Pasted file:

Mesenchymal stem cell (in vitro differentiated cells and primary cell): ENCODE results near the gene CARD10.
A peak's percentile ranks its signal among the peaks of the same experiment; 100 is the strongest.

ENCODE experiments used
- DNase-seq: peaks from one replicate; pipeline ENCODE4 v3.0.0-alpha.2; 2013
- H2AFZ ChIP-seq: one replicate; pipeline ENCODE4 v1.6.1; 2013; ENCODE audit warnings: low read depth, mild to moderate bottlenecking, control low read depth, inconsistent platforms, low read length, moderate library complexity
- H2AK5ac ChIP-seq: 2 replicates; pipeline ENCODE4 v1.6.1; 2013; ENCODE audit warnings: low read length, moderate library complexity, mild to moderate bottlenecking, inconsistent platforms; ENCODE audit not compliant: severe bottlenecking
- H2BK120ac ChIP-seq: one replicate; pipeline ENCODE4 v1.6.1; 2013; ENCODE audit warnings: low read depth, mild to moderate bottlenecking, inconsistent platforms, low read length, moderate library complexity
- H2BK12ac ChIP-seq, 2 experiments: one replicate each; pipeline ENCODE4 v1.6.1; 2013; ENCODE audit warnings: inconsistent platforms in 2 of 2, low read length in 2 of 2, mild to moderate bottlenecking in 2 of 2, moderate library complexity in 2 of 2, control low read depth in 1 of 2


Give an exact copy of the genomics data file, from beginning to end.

Mesenchymal stem cell (in vitro differentiated cells and primary cell): ENCODE results near the gene CARD10.
A peak's percentile ranks its signal among the peaks of the same experiment; 100 is the strongest.

ENCODE experiments used
- DNase-seq: peaks from one replicate; pipeline ENCODE4 v3.0.0-alpha.2; 2013
- H2AFZ ChIP-seq: one replicate; pipeline ENCODE4 v1.6.1; 2013; ENCODE audit warnings: low read depth, mild to moderate bottlenecking, control low read depth, inconsistent platforms, low read length, moderate library complexity
- H2AK5ac ChIP-seq: 2 replicates; pipeline ENCODE4 v1.6.1; 2013; ENCODE audit warnings: low read length, moderate library complexity, mild to moderate bottlenecking, inconsistent platforms; ENCODE audit not compliant: severe bottlenecking
- H2BK120ac ChIP-seq: one replicate; pipeline ENCODE4 v1.6.1; 2013; ENCODE audit warnings: low read depth, mild to moderate bottlenecking, inconsistent platforms, low read length, moderate library complexity
- H2BK12ac ChIP-seq, 2 experiments: one replicate each; pipeline ENCODE4 v1.6.1; 2013; ENCODE audit warnings: inconsistent platforms in 2 of 2, low read length in 2 of 2, mild to moderate bottlenecking in 2 of 2, moderate library complexity in 2 of 2, control low read depth in 1 of 2